Tag Archives: DTE Energy

DETROIT: Deco Delights

16 Dec

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As more and more businesses set up shop in Detroit, buildings that have sat vacant for years, even decades, become more desirable. Sometimes these forgotten structures become the spark that ignites interest in an area, other times they are the lone hold-out in an otherwise redeveloping district. DTE Energy has been hard at work improving the area surrounding their headquarters; they added a glass atrium at the base of their main building a few years ago and have since continued to improve the campus. Across the street from DTE is the gorgeous, Art Deco, Salvation Army headquarters building; after sitting vacant for years DTE bought it in 2012, renovated it and renamed it Navitas House–Navitas means ‘energy’ in Latin. This evening we are touring the building with the Detroit Area Art Deco Society (DAADS).

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We arrive at One Energy Plaza, a 25-floor, dark brown skyscraper constructed in 1971 of steel and glass  in the International style of architecture; DAADS is hosting their Holiday Mixer in the lobby.  This is our first time in this building; glass walls soar skyward, city lights glow in the distance, marble floors gleam, appetizer stations are set up for tonight’s event. First we eat, then we mingle, afterwards we have a seat in the carpeted lounge area, DAADS is presenting their Preservation award to DTE in honor of the restoration of Navitas House– visible from the lobby in which we are seated. The presentation is finished, photos taken, we head out to 601 Bagley for the tour.

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It’s dark outside, LED lights trimming the building illuminate it in a changing wash of pink, purple, blue, green and yellow; indirect lighting accents architectural features. We enter through the front doors, a few steps up and we’re in the lobby, we all stop, look around and smile. It’s beautiful; from the terrazzo floors,terracotta block walls, floral patterned grills to the exceptional Art Deco railings, trim and molding–all original. This 3-story, 32,000 sq ft building was constructed in 1938 as the Detroit headquarters for the Salvation Army, which closed the building in 2004. Hamilton Anderson Associates was the architectural firm on the project, they were able to preserve much of the interior elements while making the building energy-efficient for the 140 employees in DTE’s IT department that work here.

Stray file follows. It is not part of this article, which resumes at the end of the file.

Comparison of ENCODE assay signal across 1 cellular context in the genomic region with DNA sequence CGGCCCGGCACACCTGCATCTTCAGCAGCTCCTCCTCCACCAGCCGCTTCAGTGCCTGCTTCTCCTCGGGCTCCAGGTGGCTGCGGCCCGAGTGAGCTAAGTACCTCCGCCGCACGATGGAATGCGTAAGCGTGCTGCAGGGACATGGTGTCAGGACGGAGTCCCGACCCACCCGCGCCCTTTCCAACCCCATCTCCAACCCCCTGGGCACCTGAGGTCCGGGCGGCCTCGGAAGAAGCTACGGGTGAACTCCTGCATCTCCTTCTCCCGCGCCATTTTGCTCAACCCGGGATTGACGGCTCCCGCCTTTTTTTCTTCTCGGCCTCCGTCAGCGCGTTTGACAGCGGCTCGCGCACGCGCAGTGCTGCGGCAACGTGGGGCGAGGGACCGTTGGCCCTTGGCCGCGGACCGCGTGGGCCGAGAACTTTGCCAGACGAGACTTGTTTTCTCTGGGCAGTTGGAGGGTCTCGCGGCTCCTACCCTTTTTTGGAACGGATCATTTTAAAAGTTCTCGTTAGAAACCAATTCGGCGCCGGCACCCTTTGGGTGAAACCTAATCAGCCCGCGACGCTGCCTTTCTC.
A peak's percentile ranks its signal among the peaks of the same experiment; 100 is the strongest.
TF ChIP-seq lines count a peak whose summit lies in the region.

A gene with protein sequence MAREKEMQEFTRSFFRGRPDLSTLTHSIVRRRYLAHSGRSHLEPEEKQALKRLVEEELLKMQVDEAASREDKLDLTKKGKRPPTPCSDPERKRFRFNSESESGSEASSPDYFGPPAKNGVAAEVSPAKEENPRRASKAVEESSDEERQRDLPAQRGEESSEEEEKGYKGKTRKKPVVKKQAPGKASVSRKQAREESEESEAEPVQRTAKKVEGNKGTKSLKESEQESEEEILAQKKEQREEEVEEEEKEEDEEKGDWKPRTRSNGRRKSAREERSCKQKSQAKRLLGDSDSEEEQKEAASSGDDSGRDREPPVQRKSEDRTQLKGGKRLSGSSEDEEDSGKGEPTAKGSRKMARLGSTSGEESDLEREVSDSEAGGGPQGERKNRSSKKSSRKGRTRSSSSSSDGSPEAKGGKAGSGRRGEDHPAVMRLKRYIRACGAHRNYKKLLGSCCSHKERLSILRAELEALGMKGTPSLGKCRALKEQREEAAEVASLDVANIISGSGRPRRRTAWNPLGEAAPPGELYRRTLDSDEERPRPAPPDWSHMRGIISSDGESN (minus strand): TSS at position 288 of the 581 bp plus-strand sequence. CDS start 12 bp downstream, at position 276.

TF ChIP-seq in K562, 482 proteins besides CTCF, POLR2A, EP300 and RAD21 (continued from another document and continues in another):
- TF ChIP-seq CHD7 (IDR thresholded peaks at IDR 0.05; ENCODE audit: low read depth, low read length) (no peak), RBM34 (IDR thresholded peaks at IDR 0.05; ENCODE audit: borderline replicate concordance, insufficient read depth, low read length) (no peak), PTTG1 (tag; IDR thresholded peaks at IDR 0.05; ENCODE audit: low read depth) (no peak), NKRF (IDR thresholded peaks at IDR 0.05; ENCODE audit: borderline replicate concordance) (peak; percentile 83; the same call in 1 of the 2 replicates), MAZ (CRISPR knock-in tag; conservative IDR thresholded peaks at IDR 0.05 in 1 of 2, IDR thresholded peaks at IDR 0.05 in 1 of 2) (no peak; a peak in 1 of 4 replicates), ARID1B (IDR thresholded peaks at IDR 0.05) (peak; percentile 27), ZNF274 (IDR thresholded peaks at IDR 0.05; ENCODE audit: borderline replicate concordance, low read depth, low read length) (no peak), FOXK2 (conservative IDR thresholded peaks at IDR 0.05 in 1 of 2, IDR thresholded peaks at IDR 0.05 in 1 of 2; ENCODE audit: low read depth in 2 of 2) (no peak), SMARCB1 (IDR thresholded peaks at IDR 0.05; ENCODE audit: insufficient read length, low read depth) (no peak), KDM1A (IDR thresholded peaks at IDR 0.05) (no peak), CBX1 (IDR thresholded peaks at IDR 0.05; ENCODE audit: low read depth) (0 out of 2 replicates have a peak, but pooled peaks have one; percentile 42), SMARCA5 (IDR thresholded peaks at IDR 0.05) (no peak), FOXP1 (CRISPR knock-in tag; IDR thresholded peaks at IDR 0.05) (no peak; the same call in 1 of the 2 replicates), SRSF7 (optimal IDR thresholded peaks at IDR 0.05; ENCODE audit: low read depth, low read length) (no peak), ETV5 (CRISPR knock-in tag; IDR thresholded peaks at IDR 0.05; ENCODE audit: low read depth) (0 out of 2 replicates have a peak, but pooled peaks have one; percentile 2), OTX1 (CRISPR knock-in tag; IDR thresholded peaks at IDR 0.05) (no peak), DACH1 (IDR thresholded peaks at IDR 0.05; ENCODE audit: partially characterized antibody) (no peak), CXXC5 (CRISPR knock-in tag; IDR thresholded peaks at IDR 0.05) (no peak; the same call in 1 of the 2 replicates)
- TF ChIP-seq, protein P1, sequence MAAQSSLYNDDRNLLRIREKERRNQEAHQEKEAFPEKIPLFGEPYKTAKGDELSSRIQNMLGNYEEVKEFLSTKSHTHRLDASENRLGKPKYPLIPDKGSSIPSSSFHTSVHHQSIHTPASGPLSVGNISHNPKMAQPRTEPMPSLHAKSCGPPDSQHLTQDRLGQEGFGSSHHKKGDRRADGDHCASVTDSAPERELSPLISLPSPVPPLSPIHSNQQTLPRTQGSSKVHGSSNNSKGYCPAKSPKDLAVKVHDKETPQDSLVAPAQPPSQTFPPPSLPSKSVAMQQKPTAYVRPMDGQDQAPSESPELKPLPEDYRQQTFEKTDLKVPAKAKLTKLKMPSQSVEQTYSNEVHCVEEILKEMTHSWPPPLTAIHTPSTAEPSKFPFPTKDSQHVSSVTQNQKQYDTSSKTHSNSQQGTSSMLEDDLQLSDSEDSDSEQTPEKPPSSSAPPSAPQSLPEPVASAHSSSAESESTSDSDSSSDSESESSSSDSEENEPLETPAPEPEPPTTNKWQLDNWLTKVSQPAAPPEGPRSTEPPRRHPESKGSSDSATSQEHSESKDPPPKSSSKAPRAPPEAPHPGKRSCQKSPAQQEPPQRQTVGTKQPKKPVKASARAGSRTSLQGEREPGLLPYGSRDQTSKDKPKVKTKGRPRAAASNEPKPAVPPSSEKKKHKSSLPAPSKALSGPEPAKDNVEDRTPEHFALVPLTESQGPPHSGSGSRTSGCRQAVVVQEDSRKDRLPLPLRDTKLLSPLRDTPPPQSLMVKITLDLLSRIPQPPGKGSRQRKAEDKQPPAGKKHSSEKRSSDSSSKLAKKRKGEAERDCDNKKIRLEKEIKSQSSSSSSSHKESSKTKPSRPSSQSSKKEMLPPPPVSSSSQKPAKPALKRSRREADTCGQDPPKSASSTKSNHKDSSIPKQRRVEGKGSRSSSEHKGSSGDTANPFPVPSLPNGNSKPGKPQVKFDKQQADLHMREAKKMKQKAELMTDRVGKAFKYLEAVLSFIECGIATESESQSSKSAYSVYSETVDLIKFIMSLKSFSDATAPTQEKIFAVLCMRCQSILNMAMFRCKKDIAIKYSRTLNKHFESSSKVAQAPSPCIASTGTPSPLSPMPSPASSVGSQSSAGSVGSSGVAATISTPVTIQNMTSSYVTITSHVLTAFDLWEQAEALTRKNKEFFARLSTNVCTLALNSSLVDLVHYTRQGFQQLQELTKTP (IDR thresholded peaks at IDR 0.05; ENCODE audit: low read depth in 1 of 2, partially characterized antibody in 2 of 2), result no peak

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The old auditorium has been converted to work space, offices sit on what was once a stage, decorative panels above the door have been preserved as well as recessed corner columns. We spend the next hour traversing stairways, hallways and work spaces viewing a clever mix of old and new. Lounge areas feature modern furnishings and a great view of the city. In the stairway it’s still 1938, then we pop through a door and enter 2015. Black and white photographs pay homage to old Detroit, authentic building plans are framed and hang on the wall. Original radiators, railings, marble walls and grills intermix with energy-efficient lighting, colorful conference rooms and modern technology, very cool. It seems no expense was spared, this is DTE’s first LEED certified building, we’re so glad to see it alive with purpose again.

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Over on Park Ave. Centaur Bar is tucked into two floors of the Iodent Building. Built in 1923, the Iodent company went from renting a floor to purchasing the structure sometime after WWII–this is where Iodent toothpaste was made, in addition to other toiletries. The Iodent is now home to Centaur, Hot Taco and 11 luxury lofts. The exterior of the building has a few Art Deco elements, it’s the large Centaur (part human, part equine) jutting out near the corner of Park Ave and Montcalm that grabs your eye. The elegant interior has a definite Deco feel, lighting is dramatic; the grand chandelier dips down through a hole from the second floor to just above the bar. Tall narrow windows look out onto the city, in the summer the windows open out onto the sidewalk. High-top tables dot the perimeter of the main floor, liquor bottles rest on shelves of a mirrored wall behind the bar.

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The mezzanine level is home to a pair of billiard tables and several cozy seating areas, here again, you have a great view of the city. We sit on ground level sipping cocktails and chatting with the bartender. There’s a flat screen TV off to the side, they show nothing but old movies; tonight’s feature stars Elizabeth Taylor, the volume is kept off , making conversation easy. The bar and kitchen are open 7 days a week from 4 pm to 2 am, convenient both before and after a show or anytime you feel like chilling out in lovely surroundings.

 

DETROIT: Dlectricity Redux

1 Oct

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Tonight Midtown Detroit is putting on a free, amazing, festival of light, sound and art; everybody is invited! Dlectricity (inspiration for the name comes from Detroit’s own, long gone, Electric Park) features more than 35 world-renowned and emerging artists whose work will illuminate historic architecture and public spaces along the Woodward corridor from the Detroit Historical Museum all the way to Orchestra Hall, for two consecutive nights.  It is a balmy September evening in the city, we arrive early enough to secure a parking space within decent walking distance of the activities, as we near Woodward we begin to see flashes of light and color, foot traffic is picking up, let’s check it out.